The Hyena Scientist is part of the Scientists in the Field Series, which are always a joy to read as the motivation and skill sets of field biologists become palpable to the reader through the talents of the authors and photographers who create these books. In this case, Sy Montgomery and Nic Bishop traveled to a game park on the Masai Mara in Kenya, to gain enough first-hand knowledge from the source so that they could communicate to the reader. Montgomery and Bishop are not unlike journalistic embeds in military units who report authentic information about war.
According to Montgomery’s report in Chapter 1 of her book: “…This species is almost universally despised across human cultures. Feared for biting children, hated for digging up corpses, dismissed as cowardly scavengers, the loving, social attractive animals playing and resting in front of us are widely considered to be dirty, ugly and mean.” The “Not so!” that follows for the remainder of this 72-page, lavishly illustrated book for young adults (and adults) is an eye-opening narrative that introduces us to this species and the people who study them.
Here are some of the unusual traits of hyenas: Their social groups are female dominated. Indeed, the females are about 10% larger than the males. Their heads are enormous compared to their bodies and their jaws and teeth can crush and grind the bones of larger animals. Hyenas are not just scavengers, feeding on the leftovers of a lion’s kill, although they will eat just about any meat they can find. They are also skilled hunters—the second largest carnivore in Africa after the lion. As a result, they are a keystone specie that controls the life of an ecosystem. What happens if we kill all the hyenas? This once happened in South Africa, “The result? Ecological disaster: explosions of herbivores reduced grasslands to deserts. Soil erosion ruined roads and altered the courses of rivers. Only when the predators returned did the ecosystem begin to recover.”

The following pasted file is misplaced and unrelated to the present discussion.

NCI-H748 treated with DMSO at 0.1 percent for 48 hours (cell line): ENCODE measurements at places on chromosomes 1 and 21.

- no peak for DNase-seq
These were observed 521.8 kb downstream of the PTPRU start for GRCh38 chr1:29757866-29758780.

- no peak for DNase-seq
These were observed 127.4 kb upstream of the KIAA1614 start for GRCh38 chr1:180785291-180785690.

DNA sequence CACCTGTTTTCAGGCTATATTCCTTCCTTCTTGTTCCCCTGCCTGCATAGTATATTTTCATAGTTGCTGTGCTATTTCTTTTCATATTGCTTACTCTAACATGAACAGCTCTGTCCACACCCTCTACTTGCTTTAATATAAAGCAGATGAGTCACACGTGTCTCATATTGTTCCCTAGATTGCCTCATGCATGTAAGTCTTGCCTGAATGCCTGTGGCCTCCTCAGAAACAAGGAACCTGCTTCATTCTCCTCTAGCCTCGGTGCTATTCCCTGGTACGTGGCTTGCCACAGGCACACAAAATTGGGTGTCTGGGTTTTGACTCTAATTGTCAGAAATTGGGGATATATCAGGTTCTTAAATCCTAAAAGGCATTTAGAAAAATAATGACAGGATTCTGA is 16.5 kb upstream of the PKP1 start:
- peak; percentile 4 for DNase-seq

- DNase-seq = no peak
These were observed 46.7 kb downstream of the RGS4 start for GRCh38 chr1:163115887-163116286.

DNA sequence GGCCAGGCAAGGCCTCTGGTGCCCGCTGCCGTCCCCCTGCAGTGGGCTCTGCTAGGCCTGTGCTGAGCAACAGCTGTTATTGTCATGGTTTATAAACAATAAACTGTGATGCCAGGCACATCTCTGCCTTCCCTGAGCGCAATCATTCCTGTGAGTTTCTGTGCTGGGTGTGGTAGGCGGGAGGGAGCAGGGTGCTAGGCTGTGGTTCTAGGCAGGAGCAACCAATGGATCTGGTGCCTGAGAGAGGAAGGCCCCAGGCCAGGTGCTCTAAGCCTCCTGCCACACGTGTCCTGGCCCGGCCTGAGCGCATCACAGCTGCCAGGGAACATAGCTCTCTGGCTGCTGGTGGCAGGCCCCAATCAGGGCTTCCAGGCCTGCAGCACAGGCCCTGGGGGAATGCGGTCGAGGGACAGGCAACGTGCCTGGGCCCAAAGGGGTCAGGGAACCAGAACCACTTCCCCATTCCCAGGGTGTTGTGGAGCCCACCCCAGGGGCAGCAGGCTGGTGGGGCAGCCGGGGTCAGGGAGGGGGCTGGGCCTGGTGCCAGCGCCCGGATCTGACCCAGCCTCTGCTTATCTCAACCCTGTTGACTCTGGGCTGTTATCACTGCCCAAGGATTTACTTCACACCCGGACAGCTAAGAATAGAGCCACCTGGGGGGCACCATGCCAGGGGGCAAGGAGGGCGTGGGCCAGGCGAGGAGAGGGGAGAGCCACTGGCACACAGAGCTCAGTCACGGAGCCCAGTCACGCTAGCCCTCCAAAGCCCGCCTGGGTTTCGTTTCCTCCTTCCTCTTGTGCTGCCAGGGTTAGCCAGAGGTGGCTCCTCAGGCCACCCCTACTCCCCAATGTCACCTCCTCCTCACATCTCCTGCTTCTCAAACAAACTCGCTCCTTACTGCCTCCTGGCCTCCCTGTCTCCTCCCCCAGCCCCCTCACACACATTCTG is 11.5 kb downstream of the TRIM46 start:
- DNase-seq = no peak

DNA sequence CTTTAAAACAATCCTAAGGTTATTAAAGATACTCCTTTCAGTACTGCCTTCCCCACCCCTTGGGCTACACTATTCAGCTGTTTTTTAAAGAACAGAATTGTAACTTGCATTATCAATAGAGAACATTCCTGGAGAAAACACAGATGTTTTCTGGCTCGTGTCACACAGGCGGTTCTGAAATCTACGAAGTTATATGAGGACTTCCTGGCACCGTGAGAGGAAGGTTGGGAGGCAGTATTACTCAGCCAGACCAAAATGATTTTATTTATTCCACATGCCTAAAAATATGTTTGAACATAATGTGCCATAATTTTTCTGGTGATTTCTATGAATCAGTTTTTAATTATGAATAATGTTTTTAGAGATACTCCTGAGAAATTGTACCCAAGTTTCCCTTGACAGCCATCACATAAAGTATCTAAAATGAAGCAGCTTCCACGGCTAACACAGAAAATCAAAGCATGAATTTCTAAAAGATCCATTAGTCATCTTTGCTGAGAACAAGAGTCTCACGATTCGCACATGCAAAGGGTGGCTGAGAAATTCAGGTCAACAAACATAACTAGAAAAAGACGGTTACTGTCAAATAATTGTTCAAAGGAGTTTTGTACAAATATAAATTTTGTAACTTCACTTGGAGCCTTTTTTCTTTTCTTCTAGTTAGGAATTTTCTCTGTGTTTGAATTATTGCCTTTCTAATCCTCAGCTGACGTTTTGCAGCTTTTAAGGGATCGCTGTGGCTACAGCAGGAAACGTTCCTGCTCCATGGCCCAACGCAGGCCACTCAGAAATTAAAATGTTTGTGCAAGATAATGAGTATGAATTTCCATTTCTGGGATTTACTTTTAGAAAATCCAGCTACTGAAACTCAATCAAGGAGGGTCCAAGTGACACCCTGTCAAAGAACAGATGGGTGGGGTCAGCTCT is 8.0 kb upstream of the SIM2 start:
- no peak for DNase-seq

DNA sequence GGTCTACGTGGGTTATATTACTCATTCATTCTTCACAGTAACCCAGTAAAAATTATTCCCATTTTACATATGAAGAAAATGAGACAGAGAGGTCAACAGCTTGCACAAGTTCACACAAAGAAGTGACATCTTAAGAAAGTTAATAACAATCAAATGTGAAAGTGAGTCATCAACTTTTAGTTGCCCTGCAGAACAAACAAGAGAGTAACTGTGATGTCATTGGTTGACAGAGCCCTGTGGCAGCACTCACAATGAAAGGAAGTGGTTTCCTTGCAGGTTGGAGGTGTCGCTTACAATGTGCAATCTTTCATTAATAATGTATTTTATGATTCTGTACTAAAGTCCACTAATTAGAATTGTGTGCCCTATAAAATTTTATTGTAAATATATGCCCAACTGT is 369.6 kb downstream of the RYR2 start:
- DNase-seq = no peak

As embeds, Montgomery and Bishop become a part of the five-person crew headed by Kay Holekamp, who live together in a camp, not far from the dens of the hyenas. We get to know each of them and their varied backgrounds; most are graduate students, but one is a native Masai who started at the camp as an assistant cook and is now planning to study in the United States before returning to continue working in the field in his native Kenya.
One trait they all have is patience. Each day they plan on morning and afternoon sorties to observe the hyena colonies in action. The hyenas are habituated to their vehicles (that took some time!) so they are not a disruption to their lives. The thinking of the scientists is that you must be there every day to increase the odds of viewing something unusual and spectacular. Montgomery and Bishop lucked out and witnessed one such rare event. No spoiler here.
The subtitle of this series is “Where science meets adventure.” The Hyena Scientist might get some couch potatoes with their fingers on video games thinking that there just might be a few other options on how to live a life.
My curiosity (and a book contract) got me to the Masai Mara many years ago. Unforgettable and transformative. Montgomery and Bishop brought me back.